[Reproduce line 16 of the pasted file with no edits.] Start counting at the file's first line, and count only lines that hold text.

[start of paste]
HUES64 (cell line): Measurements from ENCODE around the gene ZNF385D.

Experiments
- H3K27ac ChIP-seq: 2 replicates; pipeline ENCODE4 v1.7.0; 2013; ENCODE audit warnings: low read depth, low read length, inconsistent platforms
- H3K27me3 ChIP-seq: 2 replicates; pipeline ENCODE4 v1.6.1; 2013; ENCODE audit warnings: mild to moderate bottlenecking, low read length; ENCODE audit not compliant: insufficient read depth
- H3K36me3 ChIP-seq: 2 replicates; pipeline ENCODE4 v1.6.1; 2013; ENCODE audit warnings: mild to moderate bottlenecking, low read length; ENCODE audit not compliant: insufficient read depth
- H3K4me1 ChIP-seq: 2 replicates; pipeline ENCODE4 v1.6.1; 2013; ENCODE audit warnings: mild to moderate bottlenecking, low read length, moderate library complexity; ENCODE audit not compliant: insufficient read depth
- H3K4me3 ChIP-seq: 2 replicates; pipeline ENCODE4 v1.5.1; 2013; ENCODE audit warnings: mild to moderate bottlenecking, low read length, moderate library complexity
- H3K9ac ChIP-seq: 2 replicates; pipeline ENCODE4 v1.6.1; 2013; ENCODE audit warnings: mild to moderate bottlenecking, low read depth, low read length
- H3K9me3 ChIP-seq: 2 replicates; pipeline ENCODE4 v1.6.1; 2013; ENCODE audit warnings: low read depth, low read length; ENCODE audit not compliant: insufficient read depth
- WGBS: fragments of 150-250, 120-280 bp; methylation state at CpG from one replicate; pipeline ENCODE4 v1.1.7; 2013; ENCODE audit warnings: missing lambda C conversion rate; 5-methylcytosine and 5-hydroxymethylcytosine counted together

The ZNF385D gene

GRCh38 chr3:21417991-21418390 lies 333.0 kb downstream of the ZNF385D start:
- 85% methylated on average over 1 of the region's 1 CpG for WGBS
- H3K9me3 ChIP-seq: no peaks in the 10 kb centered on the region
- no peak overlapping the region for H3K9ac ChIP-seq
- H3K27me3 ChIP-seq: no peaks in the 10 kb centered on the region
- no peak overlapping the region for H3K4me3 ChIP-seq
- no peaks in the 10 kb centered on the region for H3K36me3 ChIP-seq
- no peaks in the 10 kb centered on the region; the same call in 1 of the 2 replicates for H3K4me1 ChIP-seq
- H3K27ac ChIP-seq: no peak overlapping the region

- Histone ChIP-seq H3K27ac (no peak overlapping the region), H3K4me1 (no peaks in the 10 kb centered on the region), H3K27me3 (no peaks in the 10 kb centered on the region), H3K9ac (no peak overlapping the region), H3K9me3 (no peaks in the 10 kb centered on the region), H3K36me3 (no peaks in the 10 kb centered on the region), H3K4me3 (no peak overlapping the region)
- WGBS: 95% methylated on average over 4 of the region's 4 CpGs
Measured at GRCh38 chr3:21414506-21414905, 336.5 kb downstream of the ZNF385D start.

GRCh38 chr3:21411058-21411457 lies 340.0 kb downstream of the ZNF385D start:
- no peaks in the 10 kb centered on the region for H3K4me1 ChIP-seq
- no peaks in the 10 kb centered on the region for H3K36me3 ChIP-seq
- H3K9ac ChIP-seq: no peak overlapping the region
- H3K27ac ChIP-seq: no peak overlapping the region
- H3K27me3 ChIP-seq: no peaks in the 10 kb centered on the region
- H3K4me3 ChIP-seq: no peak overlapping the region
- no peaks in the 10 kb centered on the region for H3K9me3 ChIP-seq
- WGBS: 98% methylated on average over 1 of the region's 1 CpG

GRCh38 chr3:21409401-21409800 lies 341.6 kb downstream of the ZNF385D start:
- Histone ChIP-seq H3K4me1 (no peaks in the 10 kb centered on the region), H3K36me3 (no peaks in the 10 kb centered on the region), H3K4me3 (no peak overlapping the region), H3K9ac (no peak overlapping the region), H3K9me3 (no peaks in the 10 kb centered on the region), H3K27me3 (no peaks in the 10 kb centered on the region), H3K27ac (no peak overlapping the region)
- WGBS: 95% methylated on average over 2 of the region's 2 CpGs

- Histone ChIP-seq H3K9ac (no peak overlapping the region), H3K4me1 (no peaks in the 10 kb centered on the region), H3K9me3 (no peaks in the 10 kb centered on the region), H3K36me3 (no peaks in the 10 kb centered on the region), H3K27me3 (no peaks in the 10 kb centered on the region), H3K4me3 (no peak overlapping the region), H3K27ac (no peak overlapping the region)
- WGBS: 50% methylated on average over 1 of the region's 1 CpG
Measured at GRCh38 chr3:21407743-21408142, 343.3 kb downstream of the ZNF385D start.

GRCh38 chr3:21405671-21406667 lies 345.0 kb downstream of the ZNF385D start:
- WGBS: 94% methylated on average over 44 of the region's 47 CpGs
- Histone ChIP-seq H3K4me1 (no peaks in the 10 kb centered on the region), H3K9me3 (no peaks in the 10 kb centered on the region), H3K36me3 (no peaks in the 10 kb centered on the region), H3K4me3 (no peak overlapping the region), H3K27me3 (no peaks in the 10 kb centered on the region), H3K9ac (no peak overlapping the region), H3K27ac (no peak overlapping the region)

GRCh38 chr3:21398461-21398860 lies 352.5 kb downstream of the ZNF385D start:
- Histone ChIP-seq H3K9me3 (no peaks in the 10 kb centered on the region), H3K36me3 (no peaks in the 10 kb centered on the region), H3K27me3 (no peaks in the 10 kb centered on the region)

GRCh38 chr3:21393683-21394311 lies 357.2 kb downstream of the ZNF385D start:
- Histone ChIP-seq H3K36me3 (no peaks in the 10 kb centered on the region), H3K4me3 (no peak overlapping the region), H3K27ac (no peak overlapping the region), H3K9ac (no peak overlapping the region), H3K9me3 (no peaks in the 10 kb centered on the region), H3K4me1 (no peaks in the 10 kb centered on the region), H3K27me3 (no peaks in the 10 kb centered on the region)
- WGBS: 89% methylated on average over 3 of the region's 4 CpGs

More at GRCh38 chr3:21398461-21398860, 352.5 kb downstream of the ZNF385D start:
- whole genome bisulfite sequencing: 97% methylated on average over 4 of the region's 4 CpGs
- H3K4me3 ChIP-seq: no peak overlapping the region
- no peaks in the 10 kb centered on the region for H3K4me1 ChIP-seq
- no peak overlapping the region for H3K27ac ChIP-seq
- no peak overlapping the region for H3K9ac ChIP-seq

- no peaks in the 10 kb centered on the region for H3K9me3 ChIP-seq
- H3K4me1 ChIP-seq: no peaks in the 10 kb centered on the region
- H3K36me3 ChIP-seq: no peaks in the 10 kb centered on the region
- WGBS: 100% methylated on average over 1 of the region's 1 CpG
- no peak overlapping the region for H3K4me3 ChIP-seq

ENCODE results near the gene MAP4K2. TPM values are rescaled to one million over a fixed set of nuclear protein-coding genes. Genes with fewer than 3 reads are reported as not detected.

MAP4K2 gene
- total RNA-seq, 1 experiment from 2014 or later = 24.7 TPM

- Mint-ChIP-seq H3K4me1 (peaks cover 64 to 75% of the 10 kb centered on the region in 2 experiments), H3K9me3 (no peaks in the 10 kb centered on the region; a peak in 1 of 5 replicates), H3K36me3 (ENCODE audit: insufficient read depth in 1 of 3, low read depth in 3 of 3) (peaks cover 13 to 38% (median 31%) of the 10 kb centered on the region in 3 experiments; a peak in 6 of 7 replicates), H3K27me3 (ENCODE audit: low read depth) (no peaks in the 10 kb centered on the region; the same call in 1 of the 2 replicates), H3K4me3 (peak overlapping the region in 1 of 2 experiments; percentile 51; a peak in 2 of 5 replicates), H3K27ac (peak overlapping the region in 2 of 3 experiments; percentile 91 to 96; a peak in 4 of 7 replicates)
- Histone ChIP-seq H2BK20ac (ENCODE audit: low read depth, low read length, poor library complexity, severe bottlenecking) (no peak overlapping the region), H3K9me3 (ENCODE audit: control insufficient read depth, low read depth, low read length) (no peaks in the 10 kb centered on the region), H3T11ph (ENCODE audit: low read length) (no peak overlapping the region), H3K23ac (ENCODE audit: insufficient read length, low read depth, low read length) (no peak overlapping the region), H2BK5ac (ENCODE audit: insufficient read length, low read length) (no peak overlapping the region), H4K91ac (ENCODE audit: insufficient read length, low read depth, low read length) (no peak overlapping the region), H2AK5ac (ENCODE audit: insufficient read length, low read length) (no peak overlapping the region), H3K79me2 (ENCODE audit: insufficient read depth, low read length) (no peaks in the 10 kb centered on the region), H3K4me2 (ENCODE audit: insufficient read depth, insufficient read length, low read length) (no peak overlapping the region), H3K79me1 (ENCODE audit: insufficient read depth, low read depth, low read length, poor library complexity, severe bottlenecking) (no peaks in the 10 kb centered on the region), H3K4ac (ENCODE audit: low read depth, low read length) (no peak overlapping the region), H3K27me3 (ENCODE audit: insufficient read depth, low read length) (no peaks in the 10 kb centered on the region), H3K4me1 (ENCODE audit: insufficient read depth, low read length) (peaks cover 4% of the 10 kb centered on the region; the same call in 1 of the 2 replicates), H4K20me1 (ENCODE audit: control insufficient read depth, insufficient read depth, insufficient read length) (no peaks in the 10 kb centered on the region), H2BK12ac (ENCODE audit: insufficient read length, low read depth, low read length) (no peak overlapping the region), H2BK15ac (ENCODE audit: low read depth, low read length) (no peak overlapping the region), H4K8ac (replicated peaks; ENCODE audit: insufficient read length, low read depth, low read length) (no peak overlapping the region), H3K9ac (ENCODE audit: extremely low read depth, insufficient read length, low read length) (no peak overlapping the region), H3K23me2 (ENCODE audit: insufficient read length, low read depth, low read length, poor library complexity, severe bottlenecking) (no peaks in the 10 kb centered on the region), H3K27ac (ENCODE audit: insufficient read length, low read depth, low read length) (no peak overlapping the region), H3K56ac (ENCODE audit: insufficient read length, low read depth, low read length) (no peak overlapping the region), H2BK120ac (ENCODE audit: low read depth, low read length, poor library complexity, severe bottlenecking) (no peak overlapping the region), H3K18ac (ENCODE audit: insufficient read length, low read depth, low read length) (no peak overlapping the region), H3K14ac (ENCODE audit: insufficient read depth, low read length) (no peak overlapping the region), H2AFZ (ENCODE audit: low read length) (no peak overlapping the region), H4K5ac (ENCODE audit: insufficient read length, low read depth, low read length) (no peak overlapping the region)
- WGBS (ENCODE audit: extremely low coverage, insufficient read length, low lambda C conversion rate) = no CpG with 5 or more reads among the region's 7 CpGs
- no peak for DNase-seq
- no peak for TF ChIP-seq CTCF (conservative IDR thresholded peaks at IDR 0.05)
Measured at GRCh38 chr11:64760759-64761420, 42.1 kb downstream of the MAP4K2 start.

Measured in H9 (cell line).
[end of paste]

- H3K27me3 ChIP-seq: no peaks in the 10 kb centered on the region